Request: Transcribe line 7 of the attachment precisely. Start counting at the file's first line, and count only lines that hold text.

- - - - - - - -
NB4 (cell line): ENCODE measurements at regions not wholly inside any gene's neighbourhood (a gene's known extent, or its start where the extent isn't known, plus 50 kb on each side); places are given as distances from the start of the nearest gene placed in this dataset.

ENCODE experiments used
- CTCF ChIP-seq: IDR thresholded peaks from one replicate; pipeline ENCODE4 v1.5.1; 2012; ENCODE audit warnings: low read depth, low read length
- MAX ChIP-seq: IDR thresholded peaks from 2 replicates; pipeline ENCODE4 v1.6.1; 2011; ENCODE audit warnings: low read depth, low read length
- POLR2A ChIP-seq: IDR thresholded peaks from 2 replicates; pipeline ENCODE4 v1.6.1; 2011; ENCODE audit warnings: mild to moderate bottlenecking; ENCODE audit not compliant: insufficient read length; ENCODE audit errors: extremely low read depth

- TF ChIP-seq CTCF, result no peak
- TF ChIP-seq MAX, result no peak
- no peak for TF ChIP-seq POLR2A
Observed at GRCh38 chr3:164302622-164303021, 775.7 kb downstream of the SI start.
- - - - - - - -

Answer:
- TF ChIP-seq MAX, result no peak